“So you’ll get fitter, you’ll lose weight and you’ll stick at it for longer.”

If you’re loved up, it’s also worth hitting the gym with your other half as couples who exercise separately have a 43% drop-out rate. Couples who exercise together, on the other hand, have a 6% drop-out rate.  

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3. Running Doesn’t Actually Mess Up Your Joints

When we run, our whole body is off the floor and a vast array of muscles are being worked.

There have been various warnings from health experts that running could damage the knees and hips, however according to Dr Brian Hanley, it’s a myth.

Dr Hanley, who specialises in sports science, told Amar Latif that the body is designed to take a lot of pressure. In fact, our joints can take up to five times our body weight. 

“What bones need, especially, is compression - forces where you’re getting squashed. That’s what keeps them healthy,” said Dr Hanley.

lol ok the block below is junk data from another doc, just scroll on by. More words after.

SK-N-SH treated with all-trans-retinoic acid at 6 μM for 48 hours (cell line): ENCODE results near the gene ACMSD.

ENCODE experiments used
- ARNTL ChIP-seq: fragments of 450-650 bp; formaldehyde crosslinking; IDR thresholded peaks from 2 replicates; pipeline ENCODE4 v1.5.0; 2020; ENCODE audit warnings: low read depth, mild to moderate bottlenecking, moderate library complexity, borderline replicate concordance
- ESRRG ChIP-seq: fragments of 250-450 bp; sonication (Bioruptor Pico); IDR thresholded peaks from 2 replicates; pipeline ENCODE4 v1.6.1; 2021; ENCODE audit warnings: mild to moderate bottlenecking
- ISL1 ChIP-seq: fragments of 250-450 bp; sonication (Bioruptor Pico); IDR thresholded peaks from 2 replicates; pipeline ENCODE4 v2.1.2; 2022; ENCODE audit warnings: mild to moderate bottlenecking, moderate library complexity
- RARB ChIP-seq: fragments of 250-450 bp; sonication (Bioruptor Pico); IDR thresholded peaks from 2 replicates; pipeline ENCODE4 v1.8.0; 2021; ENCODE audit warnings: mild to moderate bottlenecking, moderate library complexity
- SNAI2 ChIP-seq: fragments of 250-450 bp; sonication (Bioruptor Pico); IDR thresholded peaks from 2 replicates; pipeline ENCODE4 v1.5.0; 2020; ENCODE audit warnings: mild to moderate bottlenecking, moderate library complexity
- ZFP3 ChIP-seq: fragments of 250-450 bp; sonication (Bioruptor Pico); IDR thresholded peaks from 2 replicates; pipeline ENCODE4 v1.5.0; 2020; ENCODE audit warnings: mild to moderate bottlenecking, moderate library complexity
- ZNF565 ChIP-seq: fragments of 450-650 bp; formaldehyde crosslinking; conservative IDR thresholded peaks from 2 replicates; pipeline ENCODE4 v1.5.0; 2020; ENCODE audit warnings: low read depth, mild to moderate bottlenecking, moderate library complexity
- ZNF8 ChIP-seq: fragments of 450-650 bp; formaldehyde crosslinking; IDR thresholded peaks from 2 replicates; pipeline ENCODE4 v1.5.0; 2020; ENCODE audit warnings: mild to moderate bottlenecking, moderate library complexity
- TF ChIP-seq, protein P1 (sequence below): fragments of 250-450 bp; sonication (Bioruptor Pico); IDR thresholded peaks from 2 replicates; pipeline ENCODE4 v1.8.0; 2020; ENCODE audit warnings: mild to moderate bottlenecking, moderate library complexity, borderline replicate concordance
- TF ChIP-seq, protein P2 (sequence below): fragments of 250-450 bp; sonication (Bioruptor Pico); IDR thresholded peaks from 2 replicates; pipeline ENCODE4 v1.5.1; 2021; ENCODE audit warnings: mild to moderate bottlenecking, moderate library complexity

Latif explained that a friend of his who’s in his sixties didn’t want to go running because he believed it would wear out his hip joints and put pressure on his knees. But it’s actually not the case. 

“If you don’t use it, you lose it,” said Dr Hanley before adding that running injuries are down to humans doing too much, too soon.

Our muscles need time to recover between runs, he explained, but when we do too much, we end up damaging them. 

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4. You Can Do Exercise Without Realising

NEAT, or non exercise activity thermogenesis, refers to tasks you do throughout the day that burn calories without you realising. Here are the top 10:

:: Watching TV - burns 12 calories every 15 minutes

:: Ironing - burns 25 calories for 15 minutes work

:: Hoovering - typically burns around 50 calories

:: Sex - typically burns 54 calories in 15 minutes

:: Shopping - burns around 58 calories per session

:: Short walk - burns roughly 62 calories

:: Playing with kids - burns 74 calories

:: Washing the car - burns 84 calories in 15 minutes

:: Dancing around - typically burns 102 calories

:: Taking the stairs - burns 120 calories

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5. Getting A Six-Pack Is Seriously Hard Work

Lift weights, eat protein, get a six pack. That’s what most of us believe goes into getting rock hard abs.